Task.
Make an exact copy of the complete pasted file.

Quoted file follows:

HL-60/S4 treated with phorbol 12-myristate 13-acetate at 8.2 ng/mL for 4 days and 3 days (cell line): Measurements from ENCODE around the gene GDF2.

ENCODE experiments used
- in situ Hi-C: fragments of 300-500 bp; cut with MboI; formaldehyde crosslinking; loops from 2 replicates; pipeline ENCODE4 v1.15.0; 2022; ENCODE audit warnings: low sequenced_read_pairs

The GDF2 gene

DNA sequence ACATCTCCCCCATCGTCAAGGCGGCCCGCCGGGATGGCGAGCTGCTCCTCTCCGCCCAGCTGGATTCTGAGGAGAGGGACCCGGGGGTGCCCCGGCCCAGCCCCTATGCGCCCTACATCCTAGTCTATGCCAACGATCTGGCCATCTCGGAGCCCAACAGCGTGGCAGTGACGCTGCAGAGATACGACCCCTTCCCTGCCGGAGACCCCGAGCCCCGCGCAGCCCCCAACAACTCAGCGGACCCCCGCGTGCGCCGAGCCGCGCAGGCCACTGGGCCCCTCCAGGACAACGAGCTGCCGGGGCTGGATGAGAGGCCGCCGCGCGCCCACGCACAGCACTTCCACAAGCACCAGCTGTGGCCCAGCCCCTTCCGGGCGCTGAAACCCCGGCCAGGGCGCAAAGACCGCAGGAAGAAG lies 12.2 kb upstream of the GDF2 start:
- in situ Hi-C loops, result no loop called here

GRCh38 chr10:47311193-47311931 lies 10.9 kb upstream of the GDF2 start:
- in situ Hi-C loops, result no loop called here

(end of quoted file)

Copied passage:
HL-60/S4 treated with phorbol 12-myristate 13-acetate at 8.2 ng/mL for 4 days and 3 days (cell line): Measurements from ENCODE around the gene GDF2.

ENCODE experiments used
- in situ Hi-C: fragments of 300-500 bp; cut with MboI; formaldehyde crosslinking; loops from 2 replicates; pipeline ENCODE4 v1.15.0; 2022; ENCODE audit warnings: low sequenced_read_pairs

The GDF2 gene

DNA sequence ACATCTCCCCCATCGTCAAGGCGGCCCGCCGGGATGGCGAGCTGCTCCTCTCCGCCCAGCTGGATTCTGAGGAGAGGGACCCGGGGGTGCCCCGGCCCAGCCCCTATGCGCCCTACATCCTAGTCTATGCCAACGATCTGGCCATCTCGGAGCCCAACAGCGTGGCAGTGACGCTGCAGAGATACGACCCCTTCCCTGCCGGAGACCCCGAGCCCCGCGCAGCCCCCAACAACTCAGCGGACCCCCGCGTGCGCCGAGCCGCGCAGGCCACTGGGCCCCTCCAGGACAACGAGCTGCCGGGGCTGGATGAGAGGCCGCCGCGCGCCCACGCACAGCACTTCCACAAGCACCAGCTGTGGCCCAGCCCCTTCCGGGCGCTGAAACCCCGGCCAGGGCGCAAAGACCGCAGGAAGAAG lies 12.2 kb upstream of the GDF2 start:
- in situ Hi-C loops, result no loop called here

GRCh38 chr10:47311193-47311931 lies 10.9 kb upstream of the GDF2 start:
- in situ Hi-C loops, result no loop called here